A supportive and enabling environment – ‘I am allowed to’
Second, for people to put their health and hygiene choices into practice, the social environment in which they live must allow them to do so, and ideally should actively encourage them to do so. We create a supportive environment in which the rights and needs of individuals are respected and upheld by relevant stakeholders. We also engage with government health and WASH providers to inform them about national laws and regulations and make them fully aware of their roles and responsibilities.
We support civil society in influencing and strengthening the capacity of local, district and national institutions to deliver SRHR and WASH policies, planning and practices. By establishing local advocacy and social accountability mechanisms we make citizens’ voices heard by those who bear the duty to provide the services. This is a powerful instrument in promoting dialogue and accountability between the people who use these services, civil society organisations, government agencies, and public and private service providers. Because advocacy is crucial for sustainable change but often escapes easy quantification, we dedicate section 2.4 to an in-depth discussion of our SRHR and WASH advocacy efforts in 2016.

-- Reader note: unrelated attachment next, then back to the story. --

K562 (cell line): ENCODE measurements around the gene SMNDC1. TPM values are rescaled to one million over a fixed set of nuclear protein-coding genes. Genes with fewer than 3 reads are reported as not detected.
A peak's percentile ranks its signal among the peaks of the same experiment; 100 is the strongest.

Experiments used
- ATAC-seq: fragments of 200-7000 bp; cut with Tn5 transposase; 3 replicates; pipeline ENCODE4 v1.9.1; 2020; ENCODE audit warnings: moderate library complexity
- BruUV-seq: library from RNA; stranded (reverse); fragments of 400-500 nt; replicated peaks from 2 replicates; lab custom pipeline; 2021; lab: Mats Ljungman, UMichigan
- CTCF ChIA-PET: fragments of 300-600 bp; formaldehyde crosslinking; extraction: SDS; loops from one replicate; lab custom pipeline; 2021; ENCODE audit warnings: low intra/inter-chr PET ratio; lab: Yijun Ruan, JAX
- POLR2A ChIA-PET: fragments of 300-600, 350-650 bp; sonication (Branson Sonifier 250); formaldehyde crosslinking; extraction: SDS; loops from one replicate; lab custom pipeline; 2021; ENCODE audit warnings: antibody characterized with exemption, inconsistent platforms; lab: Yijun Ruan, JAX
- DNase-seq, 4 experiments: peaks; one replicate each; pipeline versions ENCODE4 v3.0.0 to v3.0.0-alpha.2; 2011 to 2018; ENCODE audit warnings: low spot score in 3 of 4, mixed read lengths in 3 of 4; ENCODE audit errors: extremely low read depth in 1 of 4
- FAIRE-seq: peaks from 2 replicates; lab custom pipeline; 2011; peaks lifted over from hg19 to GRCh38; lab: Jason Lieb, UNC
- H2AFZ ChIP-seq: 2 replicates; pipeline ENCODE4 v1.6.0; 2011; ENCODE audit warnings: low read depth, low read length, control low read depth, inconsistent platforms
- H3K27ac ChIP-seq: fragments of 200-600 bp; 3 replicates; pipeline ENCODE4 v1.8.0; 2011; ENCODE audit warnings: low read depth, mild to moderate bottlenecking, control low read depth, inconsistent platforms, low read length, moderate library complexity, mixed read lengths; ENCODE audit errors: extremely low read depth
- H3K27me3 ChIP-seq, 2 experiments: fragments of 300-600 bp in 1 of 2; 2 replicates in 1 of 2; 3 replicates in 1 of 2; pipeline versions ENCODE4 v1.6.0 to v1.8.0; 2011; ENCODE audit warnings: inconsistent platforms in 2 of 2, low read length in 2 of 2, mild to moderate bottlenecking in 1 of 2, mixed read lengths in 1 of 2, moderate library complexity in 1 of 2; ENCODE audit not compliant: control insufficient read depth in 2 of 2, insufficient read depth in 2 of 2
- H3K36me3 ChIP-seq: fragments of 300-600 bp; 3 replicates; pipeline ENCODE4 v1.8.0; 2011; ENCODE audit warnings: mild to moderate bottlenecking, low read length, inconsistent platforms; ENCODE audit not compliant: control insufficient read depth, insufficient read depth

Sustainable quality services – ‘I have access to’
Finally, we work with people to gain access to sustainable, high-quality services provided by the responsible bodies. Joining with governments and end users, we invest in the construction of WASH facilities in schools and health centres, strengthen the capacity of service providers and create sustainable access to sanitation, drinking water and hygiene facilities. We also encourage local health clinics to provide youth-friendly services to ensure adolescents are not denied access to contraceptives or SRH services, or too ashamed to ask for them.
Sustainable and accessible SRHR and WASH services in communities promote better health. For example, improved SRHR services give women and girls better access to information and enable them to adopt safe sexual and reproductive health practices, leading to less maternal mortality and morbidity. Access to and use of safe sanitation and drinking water reduces the incidence of diarrhoea, and handwashing facilities improve hygiene and block the spread of diseases.
In addition to creating access to these services, we ensure they are properly used. We also improve their quality by training health workers and other community members (including youth). This stimulates awareness and spreads information and knowledge on SRHR and WASH, which helps the community demand the quality it deserves.
We identify actions that lead to solutions that match the community’s priorities. We then implement and evaluate these solutions. This strengthens communities’ capacity to organise themselves, to understand their health problems, to know how to reduce health risks, to articulate their needs and demands, and to manage communal SRHR and WASH facilities so that they are maintained for a long time to come.
You can find a complete programme results overview of 2016 here.